Arbitration vs. Civil Litigation
Whether to compel arbitration and stay litigation can become a dilemma fraught with complex issues for many employers when considering which method of dispute resolution is best for the employer.
Many of the key factors affecting the decision are double-edged swords:
- Should the decision-maker be a jury, a single arbitrator, or a panel of arbitrators?
- How quickly can the parties reach a “final hearing”?
- The discovery process
- Legal fees and expenses
- Rules of evidence governing the proceeding
- Finality of a decision via binding arbitration or verdict
- Ability to engage in mediation prior to costly discovery or litigation
- Potential for a wide range of awards, damages, and costs
The Federal Arbitration Act (“FAA”) sets out the legislative framework for the enforcement of arbitration agreements and arbitral awards in the United States. The FAA was intended to ensure agreements to arbitrate in commerce were “valid, irrevocable, and enforceable, save upon such grounds as exist at law or in equity for the revocation of any contract.” 9 U.S.C. § 2. The FAA’s implementing provisions provide that if a party to a contract containing an arbitration clause initiates contract-related litigation, either of the parties may ask the court to stay the litigation and compel the other party to resolve the dispute through arbitration. 9 U.S.C. §§ 3, 4.
“[T]he FAA articulates a strong public policy in favor of arbitration agreements.” Ingle v. Circuit City Stores, Inc., 328 F.3d 1165, 1180 (9th Cir. 2003). Under the FAA, the Court’s role in resolving the motion is limited to determining: (1) whether a valid arbitration agreement exists; and (2) whether the agreement encompasses the dispute at issue. See 9 U.S.C. § 4. Once the Court determines that “the response is affirmative on both counts, then the [FAA] requires the court to enforce the arbitration agreement in accordance with its terms.” Chiron Corp v. Ortho Diagnostic Sys., Inc., 207 F.3d 1126, 1130 (9th Cir. 2000). Indeed, the FAA “‘leaves no place for the exercise of discretion by [the court], but instead mandates that [courts] shall direct the parties to proceed to arbitration on issues as to which an arbitration agreement has been signed.’” Id. (quoting Dean Witter Reynolds, Inc. v. Byrd, 470 U.S. 213, 218 (1985) (emphasis in original)).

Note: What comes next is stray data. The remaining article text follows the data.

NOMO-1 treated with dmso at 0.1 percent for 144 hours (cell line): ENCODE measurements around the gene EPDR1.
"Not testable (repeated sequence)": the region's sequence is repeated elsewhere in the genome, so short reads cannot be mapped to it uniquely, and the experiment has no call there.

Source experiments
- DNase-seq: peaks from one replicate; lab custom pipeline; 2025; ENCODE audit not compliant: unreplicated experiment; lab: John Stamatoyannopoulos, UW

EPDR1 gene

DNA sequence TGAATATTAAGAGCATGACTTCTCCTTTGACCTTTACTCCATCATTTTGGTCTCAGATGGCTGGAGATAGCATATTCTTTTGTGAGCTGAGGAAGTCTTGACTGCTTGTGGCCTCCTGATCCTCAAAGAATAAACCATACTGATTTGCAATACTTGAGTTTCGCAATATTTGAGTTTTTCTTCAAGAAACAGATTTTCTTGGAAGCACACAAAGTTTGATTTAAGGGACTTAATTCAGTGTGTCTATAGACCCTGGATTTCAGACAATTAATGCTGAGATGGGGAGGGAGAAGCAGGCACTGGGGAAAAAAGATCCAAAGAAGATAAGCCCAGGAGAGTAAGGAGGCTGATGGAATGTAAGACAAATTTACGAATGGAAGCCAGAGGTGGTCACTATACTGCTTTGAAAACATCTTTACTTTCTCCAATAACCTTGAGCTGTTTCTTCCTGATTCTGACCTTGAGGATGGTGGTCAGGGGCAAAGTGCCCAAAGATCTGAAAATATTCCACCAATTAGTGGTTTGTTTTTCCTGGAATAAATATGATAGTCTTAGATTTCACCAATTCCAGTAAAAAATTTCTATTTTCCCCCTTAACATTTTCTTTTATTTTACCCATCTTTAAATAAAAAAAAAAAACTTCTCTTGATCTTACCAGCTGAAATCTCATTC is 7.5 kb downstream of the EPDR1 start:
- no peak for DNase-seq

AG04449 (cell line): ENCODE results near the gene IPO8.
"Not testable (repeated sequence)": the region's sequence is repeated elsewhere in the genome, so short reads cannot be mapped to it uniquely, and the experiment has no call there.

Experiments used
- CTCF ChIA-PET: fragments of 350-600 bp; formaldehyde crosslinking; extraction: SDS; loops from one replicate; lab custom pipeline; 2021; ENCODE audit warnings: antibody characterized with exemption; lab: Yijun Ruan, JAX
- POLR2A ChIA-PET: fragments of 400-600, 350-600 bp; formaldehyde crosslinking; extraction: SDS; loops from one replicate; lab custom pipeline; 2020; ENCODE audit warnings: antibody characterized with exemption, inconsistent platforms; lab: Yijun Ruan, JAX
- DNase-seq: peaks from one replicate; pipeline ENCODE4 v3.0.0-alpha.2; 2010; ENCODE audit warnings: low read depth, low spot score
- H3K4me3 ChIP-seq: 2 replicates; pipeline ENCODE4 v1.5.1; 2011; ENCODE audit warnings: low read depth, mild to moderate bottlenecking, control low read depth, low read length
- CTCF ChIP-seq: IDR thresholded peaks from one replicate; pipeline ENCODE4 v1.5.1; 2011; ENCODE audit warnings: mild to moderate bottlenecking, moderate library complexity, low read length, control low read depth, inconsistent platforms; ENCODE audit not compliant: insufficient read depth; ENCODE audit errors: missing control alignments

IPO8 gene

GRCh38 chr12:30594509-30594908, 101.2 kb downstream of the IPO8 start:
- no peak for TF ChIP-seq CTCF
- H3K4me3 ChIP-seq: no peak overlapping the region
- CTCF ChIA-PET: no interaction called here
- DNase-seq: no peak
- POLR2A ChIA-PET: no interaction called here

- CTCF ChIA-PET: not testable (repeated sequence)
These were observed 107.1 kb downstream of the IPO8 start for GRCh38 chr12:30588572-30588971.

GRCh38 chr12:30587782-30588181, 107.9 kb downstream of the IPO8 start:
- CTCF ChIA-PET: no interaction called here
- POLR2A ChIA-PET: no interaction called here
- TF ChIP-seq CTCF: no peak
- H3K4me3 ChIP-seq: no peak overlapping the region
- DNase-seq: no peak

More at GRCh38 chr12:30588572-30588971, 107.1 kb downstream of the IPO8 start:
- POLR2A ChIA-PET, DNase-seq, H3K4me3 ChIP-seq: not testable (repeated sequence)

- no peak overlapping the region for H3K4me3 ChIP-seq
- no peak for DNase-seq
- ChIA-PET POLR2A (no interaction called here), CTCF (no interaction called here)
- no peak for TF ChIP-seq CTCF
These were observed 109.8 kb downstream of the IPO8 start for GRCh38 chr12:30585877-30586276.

Many states have similar policies in favor of arbitration as a speedy and theoretically inexpensive means of dispute resolution as compared to civil litigation. For example, until recently with the enactment of Labor Code section 432.6, California courts consistently affirmed the public policy favoring enforcement of arbitration agreements. See, e.g., Armendariz v. Foundation Health Psychare Services, Inc., (2000) 24 Cal. 4th 83, 97-98. See also attached copy of a petition filed by the Chamber of Commerce challenging California Labor Code section 432.6.
According to the American Arbitration Association Rulebook preamble: “In 1995 the Employment Due Process Protocol was developed by a special Task Force composed of individuals representing management, labor, employment, civil rights organizations, private administrative agencies, government, and the American Arbitration Association. The Due Process Protocol seeks to ensure fairness and equity in resolving workplace disputes. It encourages mediation and arbitration of statutory
disputes, provided there are due process safeguards. It conveys the hope that ADR will reduce delays caused by the huge backlog of cases pending before administrative agencies and the courts. The Due Process Protocol ‘recognizes the dilemma inherent in the timing of an agreement to mediate and/or arbitrate statutory disputes’ but does not take a position on whether an employer can require a pre-dispute, binding arbitration program as a condition of employment.